“Why not Burlingtons’!”
A long time ago, sometime in the 19th century, in a palace by the sea, was located a beautiful little boutique. While modern Mumbai flaunts stores, shops and fashion outlets at almost every corner, there was a time when Burlingtons’ at The Taj Mahal Palace hotel was a lone sartorial outpost. (Except perhaps for Madame Pompadour also at the Taj.) The hallowed atmosphere of the city’s most luxurious hotel was imbibed by Burlingtons’ which seemed to exist in a bubble of exclusivity. You had to be someone to shop here. You had to be someone to even venture in! Exclusive, ethereal, the story went that you either bought a Mercedes Benz or an outfit at Burlingtons’!
Exaggerations notwithstanding, this was where it all began, the fashion history of this great metropolis. This was where the local elite shopped, Bollywood hopped and an international clientele came to for India-inspired designs. The story of Burlingtons’, a store which continues to draw the fashion conscious, started however much earlier, with a stylish and charming aesthete, Shori Lal Kapur, who opened Devichands — historically regarded as India’s first department store — in Lahore, in the early 1900s. Remembered today as the ‘Selfridges of the East’, this seems appropriate since Shori Lal had in fact apprenticed under Sir Gordon Selfridge, then chairman of the legendary London-based Selfridges group. Shori Lal’s store proved a big success at a time when the East India Company had colonised India’s indigenous market. Choicest selections from the West — cut glass from Austria, lace from Belgium, fabulous textiles, jewellery and garments were available in the five-storey building. Branches were opened in Rawalpindi and Muree and in 1943 in New Delhi under the branding of Shalakas.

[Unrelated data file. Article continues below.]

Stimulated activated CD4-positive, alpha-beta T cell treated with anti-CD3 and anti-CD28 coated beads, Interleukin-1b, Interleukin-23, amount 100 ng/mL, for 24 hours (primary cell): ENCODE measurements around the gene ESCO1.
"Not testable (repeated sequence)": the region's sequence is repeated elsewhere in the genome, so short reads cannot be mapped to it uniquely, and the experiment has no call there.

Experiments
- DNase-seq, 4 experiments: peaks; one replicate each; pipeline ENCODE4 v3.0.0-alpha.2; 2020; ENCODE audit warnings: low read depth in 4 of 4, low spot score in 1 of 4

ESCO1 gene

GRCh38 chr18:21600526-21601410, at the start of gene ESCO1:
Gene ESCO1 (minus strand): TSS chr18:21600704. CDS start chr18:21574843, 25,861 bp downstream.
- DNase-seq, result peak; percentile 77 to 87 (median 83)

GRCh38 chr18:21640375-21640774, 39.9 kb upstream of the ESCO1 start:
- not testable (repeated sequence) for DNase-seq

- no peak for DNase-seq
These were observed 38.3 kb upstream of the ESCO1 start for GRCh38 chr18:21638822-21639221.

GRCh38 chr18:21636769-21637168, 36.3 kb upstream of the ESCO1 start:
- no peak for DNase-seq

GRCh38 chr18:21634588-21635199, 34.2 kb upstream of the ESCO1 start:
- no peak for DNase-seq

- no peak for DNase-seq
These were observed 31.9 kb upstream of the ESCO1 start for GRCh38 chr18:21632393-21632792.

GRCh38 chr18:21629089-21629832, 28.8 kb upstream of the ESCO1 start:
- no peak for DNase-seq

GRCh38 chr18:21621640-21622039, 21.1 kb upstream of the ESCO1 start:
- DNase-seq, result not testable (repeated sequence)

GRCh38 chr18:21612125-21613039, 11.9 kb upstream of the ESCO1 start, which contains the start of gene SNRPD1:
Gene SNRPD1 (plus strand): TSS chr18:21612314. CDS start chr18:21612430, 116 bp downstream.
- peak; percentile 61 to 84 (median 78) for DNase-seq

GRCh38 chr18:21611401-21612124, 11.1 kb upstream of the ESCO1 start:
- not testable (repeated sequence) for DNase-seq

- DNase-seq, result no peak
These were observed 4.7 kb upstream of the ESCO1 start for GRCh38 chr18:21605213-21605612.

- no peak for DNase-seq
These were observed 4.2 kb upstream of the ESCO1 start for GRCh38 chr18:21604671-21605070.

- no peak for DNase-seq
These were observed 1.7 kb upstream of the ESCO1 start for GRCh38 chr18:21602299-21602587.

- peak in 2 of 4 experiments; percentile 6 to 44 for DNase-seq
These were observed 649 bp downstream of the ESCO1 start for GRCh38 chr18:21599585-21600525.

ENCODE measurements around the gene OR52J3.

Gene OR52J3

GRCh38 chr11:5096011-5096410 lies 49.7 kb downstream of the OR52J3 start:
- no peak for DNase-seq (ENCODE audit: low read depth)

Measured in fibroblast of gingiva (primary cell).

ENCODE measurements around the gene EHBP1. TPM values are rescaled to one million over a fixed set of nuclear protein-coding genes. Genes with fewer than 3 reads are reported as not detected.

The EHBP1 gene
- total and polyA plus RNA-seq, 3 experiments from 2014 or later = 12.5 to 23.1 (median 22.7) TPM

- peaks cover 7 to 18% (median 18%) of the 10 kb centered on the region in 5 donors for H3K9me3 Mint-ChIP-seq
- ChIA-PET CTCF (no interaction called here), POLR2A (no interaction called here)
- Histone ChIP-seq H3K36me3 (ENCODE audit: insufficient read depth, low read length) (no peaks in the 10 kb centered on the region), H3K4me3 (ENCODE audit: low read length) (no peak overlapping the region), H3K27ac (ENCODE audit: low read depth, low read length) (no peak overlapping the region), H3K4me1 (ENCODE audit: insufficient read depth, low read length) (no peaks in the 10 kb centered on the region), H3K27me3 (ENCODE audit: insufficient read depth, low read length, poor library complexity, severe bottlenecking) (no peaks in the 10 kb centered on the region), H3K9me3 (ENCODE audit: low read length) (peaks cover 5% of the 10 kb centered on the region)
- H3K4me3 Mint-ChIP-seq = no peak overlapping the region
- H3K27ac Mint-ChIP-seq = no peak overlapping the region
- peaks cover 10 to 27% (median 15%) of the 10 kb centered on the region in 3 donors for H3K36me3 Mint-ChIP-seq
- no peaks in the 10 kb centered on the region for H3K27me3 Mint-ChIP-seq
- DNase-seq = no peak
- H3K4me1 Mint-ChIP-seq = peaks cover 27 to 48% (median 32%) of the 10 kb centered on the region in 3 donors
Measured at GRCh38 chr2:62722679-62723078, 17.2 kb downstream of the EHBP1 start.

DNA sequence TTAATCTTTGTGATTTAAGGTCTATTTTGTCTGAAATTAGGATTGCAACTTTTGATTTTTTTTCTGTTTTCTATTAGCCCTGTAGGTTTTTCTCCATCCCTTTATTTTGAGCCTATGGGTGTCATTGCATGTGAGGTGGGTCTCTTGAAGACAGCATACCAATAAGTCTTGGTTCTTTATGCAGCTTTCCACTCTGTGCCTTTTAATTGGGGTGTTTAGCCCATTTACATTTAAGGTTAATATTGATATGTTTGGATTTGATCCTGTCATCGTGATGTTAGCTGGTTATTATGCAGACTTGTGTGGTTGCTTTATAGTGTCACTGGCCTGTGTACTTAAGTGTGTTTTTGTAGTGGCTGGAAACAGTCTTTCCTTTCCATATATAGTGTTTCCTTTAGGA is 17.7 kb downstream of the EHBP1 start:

Back to the start
I am seated at a large table in a Colaba apartment that houses the offices of the Burlingtons’ group, chatting with managing partner and creative director, Rudhra Kapur, Shori Lal’s grandson. He is relating the Burlingtons’ story with obvious pride. Rudhra has recently opened Treasures of India, a store that showcases the best that the country has to offer — textiles, kaftans, shawls, jewellery, art — in Mumbai’s iconic Dhanraj Mahal in Colaba. His indigo T-shirt and crushed scarf reflect in his violet eyes. “Those are Granny Gladys’,” he says of his English grandmother. I inherited those from her. She was an extremely glamorous woman, she had purple eyes….” Shori Lal had met his wife on a merchandising trip in Europe and they were married following a whirlwind romance and settled down in Lahore to raise a family of five sons and a daughter.
Until 1947 and Partition, reveals Rudhra. Devichands was looted and the family had to leave for India. “He lost everything in Lahore,” he recounts. “He received a telephone call from an army general giving him 45 minutes to pack up an entire family legacy and make it to a helicopter airlift to Delhi. And he had to start again since my family did not have anything in India but he came to India and pursued the various avenues that he needed to pursue and immediately implemented trade to sustain and bring his family back to the stature and the life and the affluence that they were accustomed to. A lot of his contacts actually stemmed from the days of Devichands.”